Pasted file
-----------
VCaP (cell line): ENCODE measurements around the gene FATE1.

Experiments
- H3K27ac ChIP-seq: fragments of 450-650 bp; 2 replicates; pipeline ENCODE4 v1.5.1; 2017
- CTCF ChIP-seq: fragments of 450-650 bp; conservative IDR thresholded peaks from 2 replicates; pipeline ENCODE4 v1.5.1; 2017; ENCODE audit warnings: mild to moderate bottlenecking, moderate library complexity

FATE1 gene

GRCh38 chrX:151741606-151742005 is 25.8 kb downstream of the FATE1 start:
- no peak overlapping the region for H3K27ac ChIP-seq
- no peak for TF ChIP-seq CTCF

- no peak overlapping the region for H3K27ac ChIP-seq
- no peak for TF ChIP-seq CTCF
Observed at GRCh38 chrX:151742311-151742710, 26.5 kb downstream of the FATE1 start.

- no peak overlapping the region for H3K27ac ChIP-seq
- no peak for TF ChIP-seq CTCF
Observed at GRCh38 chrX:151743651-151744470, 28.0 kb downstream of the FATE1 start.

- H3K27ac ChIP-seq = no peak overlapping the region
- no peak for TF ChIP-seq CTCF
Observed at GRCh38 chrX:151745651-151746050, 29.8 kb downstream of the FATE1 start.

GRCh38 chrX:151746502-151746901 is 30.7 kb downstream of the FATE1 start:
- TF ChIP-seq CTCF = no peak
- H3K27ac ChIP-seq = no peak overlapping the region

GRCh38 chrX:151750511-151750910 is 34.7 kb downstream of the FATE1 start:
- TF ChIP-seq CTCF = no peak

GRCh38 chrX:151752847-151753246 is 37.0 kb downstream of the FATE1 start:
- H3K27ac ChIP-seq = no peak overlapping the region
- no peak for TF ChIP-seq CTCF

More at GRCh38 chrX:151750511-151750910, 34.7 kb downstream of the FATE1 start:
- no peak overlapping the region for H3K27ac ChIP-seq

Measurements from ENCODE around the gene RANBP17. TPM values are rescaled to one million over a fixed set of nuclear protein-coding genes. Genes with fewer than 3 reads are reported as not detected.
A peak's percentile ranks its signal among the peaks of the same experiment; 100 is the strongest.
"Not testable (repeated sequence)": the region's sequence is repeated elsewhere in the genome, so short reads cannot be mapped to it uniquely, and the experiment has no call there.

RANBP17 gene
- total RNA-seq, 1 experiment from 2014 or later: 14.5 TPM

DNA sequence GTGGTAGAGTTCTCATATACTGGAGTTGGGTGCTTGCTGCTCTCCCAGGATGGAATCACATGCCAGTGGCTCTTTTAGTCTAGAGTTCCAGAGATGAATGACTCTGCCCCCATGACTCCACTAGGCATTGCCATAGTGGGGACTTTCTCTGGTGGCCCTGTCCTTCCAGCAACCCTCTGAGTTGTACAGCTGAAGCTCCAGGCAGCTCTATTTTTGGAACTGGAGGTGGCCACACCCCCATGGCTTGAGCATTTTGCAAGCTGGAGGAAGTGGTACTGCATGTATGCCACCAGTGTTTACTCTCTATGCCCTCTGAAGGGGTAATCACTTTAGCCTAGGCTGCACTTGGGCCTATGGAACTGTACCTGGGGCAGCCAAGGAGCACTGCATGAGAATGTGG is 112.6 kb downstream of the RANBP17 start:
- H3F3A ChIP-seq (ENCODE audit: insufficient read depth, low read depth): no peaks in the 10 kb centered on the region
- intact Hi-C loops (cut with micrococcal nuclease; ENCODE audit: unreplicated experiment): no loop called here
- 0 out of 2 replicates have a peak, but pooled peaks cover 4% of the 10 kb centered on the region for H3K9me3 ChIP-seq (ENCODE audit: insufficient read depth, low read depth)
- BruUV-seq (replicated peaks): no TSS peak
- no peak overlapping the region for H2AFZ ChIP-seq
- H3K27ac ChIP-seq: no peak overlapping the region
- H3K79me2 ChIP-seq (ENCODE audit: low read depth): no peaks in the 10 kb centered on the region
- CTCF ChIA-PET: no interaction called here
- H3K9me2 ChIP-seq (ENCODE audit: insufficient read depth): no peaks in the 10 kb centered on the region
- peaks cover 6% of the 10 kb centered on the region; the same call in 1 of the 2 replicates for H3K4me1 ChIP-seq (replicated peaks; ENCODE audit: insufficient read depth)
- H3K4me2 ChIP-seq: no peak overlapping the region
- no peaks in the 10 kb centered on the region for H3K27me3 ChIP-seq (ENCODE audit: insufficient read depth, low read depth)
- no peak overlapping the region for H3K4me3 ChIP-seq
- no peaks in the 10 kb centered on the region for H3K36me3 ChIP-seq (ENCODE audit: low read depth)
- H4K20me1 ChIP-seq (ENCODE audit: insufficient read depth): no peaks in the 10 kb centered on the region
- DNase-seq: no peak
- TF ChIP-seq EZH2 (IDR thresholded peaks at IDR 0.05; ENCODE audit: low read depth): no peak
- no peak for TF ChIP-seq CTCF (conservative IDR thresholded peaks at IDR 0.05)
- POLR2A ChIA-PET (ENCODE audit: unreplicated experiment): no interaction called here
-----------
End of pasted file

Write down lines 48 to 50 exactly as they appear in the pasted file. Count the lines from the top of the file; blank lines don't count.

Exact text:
- H4K20me1 ChIP-seq (ENCODE audit: insufficient read depth): no peaks in the 10 kb centered on the region
- DNase-seq: no peak
- TF ChIP-seq EZH2 (IDR thresholded peaks at IDR 0.05; ENCODE audit: low read depth): no peak